U.S. Supreme Court
United States v. Arjona, 120 U.S. 479 (1887)
United States v. Arjona
Submitted January 3, 1887
Decided March 7, 1887
120 U.S. 479
It is within the constitutional power of Congress to enact laws to provide for the punishment of the offenses of counterfeiting notes of a foreign bank or corporation, or of having in possession a plate from which may be printed counterfeits of the notes of a foreign bank or corporation, and it is not necessary to allege in an indictment for such an offense or to show that the notes of such a hank or corporation are notes of money or issue of a foreign Government, sovereign, or chanrobles.com-red
power, nor is it necessary to allege that the offense is "an offense against the law of nations."
The counterfeiting of foreign securities, whether national or corporate, which have been put out under sanction of public authority at home -- especially the counterfeiting of bank notes and bank bills -- is an offense against the law of nations.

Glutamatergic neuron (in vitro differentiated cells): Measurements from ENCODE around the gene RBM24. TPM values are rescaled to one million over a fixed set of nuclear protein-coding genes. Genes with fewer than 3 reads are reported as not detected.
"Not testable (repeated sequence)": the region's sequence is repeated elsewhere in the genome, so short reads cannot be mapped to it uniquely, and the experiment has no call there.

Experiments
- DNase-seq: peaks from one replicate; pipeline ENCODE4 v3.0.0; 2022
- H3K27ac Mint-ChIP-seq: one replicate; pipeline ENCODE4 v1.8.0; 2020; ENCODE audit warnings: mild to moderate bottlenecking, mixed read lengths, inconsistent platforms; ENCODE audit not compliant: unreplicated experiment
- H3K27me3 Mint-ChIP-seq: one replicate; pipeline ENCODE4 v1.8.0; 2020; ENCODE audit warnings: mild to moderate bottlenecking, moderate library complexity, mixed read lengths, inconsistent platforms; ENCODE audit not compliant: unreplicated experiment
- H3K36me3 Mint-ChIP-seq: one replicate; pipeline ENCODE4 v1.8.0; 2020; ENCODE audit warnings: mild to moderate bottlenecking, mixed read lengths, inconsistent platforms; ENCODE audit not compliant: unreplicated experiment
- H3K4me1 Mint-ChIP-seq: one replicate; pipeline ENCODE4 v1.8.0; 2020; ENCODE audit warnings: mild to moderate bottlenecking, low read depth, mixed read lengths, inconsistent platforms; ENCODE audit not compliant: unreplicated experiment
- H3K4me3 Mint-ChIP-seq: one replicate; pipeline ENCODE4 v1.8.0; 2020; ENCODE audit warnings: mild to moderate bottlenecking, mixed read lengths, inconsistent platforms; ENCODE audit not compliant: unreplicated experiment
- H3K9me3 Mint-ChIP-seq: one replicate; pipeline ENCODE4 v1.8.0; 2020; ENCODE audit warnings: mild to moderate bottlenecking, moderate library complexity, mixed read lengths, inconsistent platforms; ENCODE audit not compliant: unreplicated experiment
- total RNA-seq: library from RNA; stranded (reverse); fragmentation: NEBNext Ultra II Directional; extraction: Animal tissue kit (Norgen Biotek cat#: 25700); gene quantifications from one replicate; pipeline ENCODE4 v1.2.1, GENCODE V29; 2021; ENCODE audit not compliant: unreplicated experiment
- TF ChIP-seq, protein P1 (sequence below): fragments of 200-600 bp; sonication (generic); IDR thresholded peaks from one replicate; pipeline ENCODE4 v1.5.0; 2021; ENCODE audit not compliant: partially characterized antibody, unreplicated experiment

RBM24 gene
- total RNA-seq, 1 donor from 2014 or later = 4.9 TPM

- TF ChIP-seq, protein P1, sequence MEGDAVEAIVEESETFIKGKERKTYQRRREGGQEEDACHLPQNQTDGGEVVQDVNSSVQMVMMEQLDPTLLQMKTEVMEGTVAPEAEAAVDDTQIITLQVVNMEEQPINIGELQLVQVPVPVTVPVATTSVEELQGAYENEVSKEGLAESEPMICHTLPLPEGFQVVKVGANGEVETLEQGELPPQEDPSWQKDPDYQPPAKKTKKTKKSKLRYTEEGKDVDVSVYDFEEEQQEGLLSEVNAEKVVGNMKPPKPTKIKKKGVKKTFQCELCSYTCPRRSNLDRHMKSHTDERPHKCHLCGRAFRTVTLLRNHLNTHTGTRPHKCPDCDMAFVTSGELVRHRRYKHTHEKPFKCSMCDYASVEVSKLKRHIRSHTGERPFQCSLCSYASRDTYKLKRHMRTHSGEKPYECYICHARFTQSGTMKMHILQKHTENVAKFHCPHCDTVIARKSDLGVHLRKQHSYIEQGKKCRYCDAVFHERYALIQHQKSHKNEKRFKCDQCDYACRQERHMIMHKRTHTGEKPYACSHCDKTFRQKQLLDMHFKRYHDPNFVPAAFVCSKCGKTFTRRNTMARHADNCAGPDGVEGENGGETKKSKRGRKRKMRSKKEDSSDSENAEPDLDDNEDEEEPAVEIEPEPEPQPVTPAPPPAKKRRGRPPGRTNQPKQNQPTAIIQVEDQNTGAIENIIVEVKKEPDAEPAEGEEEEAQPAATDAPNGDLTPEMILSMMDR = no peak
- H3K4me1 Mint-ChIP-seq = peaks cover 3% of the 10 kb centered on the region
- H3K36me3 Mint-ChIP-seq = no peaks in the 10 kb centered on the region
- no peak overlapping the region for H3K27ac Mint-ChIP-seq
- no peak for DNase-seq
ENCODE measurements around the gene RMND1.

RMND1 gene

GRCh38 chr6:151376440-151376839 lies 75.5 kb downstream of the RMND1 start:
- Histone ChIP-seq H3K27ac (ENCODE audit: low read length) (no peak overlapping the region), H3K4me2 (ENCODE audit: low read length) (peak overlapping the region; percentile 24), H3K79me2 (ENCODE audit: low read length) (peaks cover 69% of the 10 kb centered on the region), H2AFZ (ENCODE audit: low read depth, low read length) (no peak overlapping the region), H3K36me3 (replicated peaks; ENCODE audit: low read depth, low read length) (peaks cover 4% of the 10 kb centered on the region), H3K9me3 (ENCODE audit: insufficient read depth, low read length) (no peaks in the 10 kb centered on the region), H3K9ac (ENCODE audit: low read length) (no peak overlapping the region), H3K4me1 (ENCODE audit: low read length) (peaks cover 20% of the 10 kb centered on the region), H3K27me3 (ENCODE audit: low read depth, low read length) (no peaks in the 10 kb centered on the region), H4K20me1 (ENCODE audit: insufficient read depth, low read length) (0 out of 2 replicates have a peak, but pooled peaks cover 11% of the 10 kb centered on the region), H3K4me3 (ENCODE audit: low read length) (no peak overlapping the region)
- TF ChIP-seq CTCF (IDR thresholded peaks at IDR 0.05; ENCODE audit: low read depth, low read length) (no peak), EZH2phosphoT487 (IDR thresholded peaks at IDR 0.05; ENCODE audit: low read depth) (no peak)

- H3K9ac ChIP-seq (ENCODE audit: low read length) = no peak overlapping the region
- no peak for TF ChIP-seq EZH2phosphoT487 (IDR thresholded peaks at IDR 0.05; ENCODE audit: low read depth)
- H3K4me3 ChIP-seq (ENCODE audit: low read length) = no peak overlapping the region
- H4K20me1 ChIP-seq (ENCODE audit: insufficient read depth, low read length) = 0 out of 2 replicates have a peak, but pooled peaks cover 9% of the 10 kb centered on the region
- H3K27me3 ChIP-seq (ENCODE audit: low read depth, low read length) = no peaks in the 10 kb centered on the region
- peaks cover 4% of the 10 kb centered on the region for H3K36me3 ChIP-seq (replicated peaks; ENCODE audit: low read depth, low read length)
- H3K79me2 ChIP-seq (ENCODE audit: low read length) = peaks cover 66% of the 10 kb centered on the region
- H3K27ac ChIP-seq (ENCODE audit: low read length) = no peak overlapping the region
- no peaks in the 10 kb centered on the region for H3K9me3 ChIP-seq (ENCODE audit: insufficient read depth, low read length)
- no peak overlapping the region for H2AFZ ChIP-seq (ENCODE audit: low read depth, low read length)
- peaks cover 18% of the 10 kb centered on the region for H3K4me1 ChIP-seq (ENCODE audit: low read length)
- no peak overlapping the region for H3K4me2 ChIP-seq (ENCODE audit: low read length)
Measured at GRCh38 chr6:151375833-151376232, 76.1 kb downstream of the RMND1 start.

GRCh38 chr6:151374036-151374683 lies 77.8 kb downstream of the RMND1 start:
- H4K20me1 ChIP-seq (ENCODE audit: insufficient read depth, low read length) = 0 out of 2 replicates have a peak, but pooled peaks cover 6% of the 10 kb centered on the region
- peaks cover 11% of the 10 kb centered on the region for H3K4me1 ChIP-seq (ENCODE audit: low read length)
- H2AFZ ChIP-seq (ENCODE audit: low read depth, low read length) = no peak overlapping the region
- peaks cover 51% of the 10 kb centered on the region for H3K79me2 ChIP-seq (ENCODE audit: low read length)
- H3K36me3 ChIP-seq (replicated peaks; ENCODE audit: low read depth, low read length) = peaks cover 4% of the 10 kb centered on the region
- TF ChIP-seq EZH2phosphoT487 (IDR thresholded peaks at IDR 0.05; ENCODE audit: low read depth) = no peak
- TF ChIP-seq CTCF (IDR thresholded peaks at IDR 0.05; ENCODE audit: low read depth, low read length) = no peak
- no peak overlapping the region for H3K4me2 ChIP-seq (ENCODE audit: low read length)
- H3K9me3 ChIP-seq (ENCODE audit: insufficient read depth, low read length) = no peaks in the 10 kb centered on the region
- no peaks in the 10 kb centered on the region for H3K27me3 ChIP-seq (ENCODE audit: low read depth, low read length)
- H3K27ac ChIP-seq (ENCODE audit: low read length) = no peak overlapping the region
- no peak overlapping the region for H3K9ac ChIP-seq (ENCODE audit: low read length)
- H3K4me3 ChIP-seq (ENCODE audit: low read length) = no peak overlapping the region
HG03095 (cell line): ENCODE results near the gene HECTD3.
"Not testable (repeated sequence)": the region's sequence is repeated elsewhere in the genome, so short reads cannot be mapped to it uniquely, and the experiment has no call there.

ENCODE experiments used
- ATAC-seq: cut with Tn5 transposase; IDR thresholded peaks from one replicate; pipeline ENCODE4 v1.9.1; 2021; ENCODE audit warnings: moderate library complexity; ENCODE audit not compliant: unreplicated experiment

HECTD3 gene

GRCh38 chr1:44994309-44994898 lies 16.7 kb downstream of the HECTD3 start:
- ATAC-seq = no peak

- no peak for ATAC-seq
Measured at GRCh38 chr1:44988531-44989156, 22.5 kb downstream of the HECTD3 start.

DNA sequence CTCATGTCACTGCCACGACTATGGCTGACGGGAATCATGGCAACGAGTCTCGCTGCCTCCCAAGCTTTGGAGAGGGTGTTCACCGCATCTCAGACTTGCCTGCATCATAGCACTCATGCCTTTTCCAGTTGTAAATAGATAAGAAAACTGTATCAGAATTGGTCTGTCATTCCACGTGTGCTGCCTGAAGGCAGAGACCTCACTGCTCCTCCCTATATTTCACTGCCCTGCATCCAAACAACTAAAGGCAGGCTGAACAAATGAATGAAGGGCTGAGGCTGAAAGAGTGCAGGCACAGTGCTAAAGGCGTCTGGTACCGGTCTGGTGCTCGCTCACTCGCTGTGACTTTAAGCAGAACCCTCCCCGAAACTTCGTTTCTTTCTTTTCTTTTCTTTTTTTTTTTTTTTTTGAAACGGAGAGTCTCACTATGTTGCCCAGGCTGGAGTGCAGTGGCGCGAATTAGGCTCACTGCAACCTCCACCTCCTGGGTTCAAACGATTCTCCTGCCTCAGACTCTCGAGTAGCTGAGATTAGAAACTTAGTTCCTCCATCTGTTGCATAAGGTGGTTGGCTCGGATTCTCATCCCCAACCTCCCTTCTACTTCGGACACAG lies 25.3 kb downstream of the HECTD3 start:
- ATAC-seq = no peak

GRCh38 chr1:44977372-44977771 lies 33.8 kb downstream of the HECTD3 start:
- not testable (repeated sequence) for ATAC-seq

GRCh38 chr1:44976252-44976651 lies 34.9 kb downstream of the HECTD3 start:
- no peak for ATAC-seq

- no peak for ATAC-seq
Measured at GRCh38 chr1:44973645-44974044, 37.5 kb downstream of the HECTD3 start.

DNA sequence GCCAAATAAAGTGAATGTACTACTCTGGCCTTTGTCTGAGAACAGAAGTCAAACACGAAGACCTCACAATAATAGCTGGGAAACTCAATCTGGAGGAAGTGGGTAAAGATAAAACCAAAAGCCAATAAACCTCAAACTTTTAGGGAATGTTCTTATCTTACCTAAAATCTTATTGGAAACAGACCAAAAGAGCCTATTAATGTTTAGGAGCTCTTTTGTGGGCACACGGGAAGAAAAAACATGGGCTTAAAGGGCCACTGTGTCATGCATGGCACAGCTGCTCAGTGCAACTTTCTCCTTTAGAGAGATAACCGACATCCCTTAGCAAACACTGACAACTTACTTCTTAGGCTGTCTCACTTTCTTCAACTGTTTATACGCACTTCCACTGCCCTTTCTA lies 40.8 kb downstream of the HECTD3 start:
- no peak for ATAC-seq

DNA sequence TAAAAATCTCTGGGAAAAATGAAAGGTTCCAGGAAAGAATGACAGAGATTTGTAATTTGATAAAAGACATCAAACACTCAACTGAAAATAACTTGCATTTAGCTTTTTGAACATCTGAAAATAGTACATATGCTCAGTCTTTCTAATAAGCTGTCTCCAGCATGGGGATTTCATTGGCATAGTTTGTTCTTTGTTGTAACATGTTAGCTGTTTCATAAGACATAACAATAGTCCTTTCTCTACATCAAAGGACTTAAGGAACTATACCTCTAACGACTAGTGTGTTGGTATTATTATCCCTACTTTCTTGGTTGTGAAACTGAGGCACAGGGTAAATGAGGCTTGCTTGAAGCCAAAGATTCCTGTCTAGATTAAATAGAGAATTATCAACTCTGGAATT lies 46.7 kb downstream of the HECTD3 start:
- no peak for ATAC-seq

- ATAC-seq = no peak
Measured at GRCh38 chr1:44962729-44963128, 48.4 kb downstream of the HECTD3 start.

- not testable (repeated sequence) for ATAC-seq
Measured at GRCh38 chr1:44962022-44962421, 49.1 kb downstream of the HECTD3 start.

The United States being bound to protect a right secured by the law of nations to another nation or its people, Congress has the constitutional power to enact laws for that purpose; but this does not prevent a state from enacting laws to punish the same act when it may be an offense against the authority of the state as well as that of the United States.
Indictment under the Act of May 16, 1884, 23 Stat. 22, to prevent and punish the counterfeiting within the United States of notes, bonds, and other securities of foreign governments. The court below certified a Division in Opinion on several points. The case is stated in the opinion of the Court.